Blackpool Dance Festival
This week, ballroom dancers from all over the world are converging on a small city often referred to as the Vegas of England - Blackpool. The Blackpool Dance Festival is one of the most prestigious competitions in the world of ballroom dancing. I was privileged to compete there 3 years ago in the Amateur Ballroom division as well as the British Formation Team Championships. (The BYU Ballroom Dance Company has returned again this year, and won the ballroom event Wednesday night.)
For the first time this year, the competition is being broadcast live at DSI-London.tv. It's been exciting to watch the action for just (British) pounds a day while listening to the entertaining commentary. So far, I've seen bits of the Under 21 Ballroom, Rising Star Professional Latin, and – best of all – the Professional Latin Championships. It's impressive to see the athleticism of the dancers. With 4 or more rounds before the final and semi-final, 5 dances per round for up to two and a half minutes per dance, each couple can expect to perform for over 60 minutes at or around their maximum effort. For an average track athlete, that would be similar to running 800 meter sprints 30 times with short breaks in between.
More than once during the broadcast, the commentators mentioned this athleticism. They said that the dancers spend time outside of dancing focused on their fitness. They even reported that in addition to their coaches, many of the couples have sports psychologists and personal trainers. This fascinated me. I have been interested in dance medicine ever since my dance experience at BYU. The dance department has a dedicated athletic trainer who does everything from treating minor injuries to rehabilitating serious injuries to preventing further injuries and improving strength and conditioning specific to individual styles of dance. Ron Nuttall is the most skilled and knowledgeable dance trainer I can imagine, whose experience allows him to diagnose and treat common dance ailments in his sleep. His spinal manipulations beat any chiropractor I've known in specificity and effectiveness. I was lucky to be his teaching assistant one semester for his Dance Conditioning and Injury Prevention class. Even years later I refer to the class notes and reflect on what I learned from observing him.
There are many differences specific to dance training as compared to other sports. As you watch the video below, do you notice how expansive their movement is? They seem to have greater than normal range of motion in all of their joints, from their fingers, to their neck, all the way down to their toes. Pay special attention to how the ladies articulate their feet during the slower movements by flexing and pointing at the ankle. Watch again how much movement there is in the lower body during the fast jive, and yet notice how stable their midsection is. They are all balanced, flexible, incredibly strong, aerobically fit, and still manage to maintain a composure throughout the event.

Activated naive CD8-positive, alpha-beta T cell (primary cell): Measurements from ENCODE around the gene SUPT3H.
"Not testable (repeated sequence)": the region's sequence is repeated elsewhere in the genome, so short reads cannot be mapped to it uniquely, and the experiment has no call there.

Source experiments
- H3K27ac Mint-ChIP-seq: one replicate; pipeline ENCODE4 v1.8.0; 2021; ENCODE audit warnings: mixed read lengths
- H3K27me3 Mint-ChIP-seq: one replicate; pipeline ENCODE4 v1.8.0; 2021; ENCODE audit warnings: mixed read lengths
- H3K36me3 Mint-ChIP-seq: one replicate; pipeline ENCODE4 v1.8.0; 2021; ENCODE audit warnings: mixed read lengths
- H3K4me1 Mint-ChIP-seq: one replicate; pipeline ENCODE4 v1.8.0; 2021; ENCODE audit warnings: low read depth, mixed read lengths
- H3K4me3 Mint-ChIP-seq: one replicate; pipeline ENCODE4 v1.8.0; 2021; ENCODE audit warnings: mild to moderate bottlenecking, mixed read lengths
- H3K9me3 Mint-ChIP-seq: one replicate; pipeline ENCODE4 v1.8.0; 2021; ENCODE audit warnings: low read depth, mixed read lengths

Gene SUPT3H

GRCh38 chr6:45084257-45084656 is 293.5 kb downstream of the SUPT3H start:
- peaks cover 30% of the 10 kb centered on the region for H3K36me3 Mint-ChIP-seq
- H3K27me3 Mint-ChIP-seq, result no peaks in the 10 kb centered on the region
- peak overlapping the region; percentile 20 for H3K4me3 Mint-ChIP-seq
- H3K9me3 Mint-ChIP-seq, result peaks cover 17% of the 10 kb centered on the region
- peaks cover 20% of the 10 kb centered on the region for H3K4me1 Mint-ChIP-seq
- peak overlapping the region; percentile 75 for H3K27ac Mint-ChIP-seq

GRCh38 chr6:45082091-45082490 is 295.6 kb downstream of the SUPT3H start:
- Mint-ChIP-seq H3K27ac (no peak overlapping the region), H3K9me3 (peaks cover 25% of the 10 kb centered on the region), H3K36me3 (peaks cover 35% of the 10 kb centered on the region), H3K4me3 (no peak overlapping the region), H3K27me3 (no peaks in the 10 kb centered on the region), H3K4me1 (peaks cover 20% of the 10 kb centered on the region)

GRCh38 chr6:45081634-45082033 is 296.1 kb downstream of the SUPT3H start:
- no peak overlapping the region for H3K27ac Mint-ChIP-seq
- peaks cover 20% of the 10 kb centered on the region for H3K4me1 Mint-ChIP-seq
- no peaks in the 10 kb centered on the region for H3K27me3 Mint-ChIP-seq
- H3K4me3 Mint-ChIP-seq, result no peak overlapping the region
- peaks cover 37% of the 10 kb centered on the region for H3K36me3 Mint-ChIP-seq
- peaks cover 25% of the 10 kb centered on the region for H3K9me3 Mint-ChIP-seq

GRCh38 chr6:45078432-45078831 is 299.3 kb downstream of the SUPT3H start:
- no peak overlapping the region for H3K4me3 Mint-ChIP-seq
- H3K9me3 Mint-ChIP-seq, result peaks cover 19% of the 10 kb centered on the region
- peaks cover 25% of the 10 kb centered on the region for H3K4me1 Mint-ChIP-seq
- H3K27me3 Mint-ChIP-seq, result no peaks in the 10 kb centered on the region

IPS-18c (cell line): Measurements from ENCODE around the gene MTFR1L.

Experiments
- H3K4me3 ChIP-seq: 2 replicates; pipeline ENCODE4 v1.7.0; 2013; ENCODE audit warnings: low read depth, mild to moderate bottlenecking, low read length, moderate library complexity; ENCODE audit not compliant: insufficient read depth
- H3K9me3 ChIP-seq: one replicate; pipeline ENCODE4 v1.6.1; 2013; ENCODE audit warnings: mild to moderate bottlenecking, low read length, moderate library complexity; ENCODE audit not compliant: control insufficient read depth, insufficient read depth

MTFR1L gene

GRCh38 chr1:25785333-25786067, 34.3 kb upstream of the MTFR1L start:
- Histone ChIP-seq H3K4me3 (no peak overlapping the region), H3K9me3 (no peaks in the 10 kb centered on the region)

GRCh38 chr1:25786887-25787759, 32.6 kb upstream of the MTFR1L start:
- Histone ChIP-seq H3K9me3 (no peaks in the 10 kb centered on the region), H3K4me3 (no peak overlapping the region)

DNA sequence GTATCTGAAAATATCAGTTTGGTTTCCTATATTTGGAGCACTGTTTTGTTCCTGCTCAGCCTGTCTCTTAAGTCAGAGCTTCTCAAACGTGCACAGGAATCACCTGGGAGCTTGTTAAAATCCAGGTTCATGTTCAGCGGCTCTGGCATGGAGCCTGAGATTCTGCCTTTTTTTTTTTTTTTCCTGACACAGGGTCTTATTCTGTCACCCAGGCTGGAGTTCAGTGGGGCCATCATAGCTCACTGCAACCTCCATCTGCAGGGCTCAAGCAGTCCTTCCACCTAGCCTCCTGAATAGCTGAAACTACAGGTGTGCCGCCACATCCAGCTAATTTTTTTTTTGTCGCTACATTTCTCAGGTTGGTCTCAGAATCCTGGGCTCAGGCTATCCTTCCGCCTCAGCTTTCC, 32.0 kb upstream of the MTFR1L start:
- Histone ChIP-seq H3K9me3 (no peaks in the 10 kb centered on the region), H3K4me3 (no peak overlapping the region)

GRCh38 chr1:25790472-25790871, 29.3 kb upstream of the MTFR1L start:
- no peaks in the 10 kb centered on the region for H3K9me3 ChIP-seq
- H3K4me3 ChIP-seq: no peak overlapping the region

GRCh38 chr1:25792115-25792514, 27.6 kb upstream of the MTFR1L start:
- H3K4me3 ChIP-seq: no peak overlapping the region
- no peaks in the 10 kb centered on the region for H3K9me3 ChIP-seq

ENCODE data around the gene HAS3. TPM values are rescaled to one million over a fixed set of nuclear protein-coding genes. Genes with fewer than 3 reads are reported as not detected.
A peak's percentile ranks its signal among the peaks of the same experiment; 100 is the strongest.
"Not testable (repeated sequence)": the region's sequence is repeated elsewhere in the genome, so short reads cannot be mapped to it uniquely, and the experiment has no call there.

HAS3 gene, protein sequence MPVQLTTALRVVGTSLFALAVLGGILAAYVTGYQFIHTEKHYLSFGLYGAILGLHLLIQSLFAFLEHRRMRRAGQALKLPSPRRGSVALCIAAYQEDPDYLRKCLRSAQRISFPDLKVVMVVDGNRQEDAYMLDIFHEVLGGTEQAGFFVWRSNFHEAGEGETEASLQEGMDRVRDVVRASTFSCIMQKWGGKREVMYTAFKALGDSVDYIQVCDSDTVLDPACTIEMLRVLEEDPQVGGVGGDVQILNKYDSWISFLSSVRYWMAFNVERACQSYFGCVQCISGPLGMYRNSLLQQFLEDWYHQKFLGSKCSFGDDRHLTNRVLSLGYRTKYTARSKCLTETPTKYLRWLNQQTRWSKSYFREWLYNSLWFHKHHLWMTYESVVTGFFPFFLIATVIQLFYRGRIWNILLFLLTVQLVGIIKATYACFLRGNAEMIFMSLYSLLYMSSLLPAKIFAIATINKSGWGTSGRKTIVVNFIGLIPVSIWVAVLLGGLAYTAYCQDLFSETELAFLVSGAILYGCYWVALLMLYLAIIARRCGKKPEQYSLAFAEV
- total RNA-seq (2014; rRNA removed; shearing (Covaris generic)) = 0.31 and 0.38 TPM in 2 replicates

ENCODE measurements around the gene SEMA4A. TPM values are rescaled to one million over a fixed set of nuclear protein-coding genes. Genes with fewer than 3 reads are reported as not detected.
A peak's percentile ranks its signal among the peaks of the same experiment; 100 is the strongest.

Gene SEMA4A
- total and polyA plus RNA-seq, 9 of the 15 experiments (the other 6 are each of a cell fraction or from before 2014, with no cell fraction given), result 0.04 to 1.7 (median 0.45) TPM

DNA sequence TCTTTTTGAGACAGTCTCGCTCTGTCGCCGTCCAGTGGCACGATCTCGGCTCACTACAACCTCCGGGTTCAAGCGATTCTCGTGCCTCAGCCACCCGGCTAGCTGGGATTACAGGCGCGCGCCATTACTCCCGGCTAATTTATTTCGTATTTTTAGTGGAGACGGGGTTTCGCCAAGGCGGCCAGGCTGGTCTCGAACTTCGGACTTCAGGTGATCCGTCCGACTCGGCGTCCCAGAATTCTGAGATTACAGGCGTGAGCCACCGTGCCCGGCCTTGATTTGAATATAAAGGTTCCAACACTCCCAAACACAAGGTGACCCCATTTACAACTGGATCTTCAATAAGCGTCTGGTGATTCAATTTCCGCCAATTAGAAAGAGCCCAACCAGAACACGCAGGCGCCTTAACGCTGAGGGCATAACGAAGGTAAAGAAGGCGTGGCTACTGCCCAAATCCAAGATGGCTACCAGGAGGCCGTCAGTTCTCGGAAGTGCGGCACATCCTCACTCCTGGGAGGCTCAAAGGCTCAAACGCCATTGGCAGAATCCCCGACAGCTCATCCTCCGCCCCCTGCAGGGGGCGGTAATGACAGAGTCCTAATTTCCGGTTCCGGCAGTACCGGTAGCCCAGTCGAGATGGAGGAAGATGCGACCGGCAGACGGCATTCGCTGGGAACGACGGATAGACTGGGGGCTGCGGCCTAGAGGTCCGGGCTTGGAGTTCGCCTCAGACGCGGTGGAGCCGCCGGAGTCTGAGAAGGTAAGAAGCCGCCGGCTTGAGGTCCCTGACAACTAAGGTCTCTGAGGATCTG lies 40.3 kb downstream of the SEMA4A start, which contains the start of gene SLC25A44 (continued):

Watching dancers compete at such a high level fills my minds with questions.
What do they do to train outside of dance?
How do they maintain a good balance of strength and flexibility?
How does a dancer's aerobic max compare to that of a track athlete?
What would be the optimum training for improving performance in those last full-effort dances of Quickstep and Jive?
I could go on and on…
Chiropractic & Dance
Curiously, chiropractic doesn't seem to be a prominent contributor to dance medicine. The scope of practice encompasses everything needed to be a great dance trainer. Theoretically, the education and skills a chiropractor gains would allow him to do everything and even more than an athletic trainer, like Ron (though I'm confident Ron's experience would have him running circles around any chiropractor who attempts it – I'm looking forward to the humility). I have come across only a handful of chiropractors who have experience working with dancers.
A brief search on The International Association for Dance Medicine and Science membership directory shows less than 50 Allied Health Professionals listed in the USA. I'm looking forward to attending their annual meeting being held in Seattle, WA this year.
What do you think?
Do you take advantage of a chiropractor or any other health practitioner to improve your dancing? Do you work on your physical fitness outside of dancing? What do you feel you need to become a stronger, more balanced dancer?